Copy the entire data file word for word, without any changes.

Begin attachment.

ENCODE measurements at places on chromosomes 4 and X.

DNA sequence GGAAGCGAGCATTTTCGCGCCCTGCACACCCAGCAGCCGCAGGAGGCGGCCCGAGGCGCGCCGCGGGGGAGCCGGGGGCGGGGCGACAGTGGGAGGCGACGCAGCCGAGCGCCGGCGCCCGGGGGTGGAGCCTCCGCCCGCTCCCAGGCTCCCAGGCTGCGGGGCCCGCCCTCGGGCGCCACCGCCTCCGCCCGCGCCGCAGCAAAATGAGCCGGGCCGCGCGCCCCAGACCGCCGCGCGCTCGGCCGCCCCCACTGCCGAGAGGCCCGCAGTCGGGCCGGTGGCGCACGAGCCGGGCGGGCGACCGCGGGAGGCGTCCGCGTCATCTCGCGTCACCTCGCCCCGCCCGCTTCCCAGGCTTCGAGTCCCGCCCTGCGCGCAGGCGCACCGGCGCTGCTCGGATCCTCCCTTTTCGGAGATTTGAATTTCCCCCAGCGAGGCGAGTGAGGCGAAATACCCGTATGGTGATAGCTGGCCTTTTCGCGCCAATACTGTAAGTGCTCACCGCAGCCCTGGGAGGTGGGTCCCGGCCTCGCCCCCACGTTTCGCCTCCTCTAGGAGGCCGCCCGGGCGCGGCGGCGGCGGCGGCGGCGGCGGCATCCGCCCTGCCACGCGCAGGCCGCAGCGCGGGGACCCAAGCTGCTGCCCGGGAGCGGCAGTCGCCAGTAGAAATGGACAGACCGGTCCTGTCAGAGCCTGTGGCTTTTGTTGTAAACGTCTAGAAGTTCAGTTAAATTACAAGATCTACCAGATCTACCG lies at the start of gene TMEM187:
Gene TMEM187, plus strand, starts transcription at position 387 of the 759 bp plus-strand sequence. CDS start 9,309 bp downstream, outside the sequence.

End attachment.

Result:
ENCODE measurements at places on chromosomes 4 and X.

DNA sequence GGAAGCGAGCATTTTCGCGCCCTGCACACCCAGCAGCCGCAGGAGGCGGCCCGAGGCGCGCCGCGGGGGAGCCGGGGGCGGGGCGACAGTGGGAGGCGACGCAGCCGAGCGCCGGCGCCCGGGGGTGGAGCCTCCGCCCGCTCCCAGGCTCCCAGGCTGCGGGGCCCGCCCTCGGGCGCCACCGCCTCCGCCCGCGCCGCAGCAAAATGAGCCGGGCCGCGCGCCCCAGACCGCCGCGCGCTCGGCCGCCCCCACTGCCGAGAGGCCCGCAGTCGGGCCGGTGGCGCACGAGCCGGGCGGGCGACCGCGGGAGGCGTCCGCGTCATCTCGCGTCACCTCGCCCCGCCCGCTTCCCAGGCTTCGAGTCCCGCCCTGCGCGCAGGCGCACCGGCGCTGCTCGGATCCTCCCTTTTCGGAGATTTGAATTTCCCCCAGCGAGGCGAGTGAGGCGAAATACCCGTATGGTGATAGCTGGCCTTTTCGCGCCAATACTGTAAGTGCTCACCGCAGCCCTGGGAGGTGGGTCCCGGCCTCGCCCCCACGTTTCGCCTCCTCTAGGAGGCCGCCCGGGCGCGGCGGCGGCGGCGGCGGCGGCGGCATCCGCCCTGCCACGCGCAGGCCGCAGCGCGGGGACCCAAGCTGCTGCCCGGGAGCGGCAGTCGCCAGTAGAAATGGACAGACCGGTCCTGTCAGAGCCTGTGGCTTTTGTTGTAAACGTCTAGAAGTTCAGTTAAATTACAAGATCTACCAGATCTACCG lies at the start of gene TMEM187:
Gene TMEM187, plus strand, starts transcription at position 387 of the 759 bp plus-strand sequence. CDS start 9,309 bp downstream, outside the sequence.